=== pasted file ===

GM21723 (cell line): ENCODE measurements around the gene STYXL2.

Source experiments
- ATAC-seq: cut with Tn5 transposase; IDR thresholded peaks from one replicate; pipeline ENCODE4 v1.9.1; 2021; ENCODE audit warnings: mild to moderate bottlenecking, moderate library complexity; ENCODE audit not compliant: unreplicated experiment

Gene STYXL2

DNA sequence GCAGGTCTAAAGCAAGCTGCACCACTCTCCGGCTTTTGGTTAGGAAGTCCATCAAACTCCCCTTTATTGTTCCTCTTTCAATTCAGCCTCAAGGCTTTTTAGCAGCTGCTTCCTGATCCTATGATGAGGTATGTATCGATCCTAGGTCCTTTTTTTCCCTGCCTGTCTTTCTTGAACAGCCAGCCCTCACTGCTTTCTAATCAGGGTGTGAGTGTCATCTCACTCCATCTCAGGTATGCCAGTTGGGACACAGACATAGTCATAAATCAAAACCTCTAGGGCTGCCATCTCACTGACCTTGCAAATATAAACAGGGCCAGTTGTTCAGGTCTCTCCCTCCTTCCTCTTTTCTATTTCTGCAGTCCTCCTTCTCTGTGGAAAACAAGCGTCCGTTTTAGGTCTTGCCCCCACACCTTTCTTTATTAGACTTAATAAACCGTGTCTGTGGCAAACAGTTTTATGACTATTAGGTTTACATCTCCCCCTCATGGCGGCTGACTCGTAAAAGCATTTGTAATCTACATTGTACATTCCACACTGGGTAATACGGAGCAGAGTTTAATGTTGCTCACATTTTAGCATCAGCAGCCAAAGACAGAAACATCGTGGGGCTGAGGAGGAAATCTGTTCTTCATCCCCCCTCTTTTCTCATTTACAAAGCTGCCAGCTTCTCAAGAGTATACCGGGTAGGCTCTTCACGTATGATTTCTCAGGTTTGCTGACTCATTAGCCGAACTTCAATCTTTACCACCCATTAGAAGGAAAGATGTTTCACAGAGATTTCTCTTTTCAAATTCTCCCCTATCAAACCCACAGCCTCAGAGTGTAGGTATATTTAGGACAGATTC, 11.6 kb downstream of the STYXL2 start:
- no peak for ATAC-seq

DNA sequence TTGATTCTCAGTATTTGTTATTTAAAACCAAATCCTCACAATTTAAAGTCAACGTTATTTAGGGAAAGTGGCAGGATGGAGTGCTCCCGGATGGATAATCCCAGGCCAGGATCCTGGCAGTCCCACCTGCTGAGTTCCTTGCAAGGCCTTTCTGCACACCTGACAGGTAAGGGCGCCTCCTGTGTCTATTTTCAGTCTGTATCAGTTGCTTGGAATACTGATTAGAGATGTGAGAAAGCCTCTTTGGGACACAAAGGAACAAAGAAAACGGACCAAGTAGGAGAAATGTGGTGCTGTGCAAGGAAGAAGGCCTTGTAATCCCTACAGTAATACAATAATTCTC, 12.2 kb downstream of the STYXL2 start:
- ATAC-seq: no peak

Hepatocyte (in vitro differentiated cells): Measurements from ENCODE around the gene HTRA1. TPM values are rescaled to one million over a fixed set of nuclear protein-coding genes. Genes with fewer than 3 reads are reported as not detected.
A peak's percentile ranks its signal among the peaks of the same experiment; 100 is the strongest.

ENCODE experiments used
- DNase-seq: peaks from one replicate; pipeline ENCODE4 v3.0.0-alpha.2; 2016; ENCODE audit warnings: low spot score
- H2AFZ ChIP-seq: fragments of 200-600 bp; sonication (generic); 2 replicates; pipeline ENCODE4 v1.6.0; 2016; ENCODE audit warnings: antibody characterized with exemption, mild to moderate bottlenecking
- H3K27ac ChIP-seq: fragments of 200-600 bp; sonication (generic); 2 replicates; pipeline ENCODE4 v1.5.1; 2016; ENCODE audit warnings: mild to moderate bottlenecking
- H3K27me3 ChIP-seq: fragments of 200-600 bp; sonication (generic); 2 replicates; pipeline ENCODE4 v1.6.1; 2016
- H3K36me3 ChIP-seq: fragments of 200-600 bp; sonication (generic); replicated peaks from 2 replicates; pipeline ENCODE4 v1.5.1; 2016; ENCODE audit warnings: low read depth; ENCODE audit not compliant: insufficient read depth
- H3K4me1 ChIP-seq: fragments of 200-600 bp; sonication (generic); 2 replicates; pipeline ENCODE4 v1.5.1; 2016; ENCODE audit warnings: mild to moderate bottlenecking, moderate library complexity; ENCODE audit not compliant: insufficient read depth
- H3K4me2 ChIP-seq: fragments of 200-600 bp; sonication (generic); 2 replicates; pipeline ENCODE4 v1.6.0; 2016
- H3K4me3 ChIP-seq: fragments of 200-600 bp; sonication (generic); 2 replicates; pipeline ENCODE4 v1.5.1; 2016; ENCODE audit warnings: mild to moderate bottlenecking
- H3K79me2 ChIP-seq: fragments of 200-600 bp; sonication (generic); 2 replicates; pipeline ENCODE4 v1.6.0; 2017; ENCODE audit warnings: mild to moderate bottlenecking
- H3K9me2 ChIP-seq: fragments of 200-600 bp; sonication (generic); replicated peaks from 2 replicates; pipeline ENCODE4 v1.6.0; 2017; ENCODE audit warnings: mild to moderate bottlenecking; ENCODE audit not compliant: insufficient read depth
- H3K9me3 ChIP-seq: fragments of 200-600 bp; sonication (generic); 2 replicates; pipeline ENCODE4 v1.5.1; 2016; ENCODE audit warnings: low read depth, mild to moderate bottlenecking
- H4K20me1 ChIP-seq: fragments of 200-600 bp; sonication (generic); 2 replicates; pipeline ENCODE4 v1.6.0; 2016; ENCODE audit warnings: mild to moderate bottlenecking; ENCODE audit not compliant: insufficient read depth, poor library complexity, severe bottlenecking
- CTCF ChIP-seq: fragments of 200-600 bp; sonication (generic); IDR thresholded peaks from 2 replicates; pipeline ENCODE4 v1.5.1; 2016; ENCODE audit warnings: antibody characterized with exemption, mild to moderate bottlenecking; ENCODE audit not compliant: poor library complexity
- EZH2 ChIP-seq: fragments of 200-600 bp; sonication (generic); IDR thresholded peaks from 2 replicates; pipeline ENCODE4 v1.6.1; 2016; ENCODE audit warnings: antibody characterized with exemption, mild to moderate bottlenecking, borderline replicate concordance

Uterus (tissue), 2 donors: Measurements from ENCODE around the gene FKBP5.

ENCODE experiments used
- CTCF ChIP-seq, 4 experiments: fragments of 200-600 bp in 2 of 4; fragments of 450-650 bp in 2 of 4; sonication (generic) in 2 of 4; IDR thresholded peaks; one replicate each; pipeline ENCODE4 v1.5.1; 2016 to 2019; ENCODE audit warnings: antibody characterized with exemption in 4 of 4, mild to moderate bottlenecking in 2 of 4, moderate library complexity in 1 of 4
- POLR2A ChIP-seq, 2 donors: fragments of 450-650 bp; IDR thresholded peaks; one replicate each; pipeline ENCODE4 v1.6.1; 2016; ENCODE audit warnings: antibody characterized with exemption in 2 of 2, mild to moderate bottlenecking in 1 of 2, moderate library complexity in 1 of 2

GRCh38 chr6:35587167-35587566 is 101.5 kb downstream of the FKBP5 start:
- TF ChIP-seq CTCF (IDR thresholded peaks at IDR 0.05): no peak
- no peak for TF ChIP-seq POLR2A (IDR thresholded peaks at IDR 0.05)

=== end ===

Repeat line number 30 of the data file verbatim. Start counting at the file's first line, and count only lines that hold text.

GRCh38 chr6:35587167-35587566 is 101.5 kb downstream of the FKBP5 start: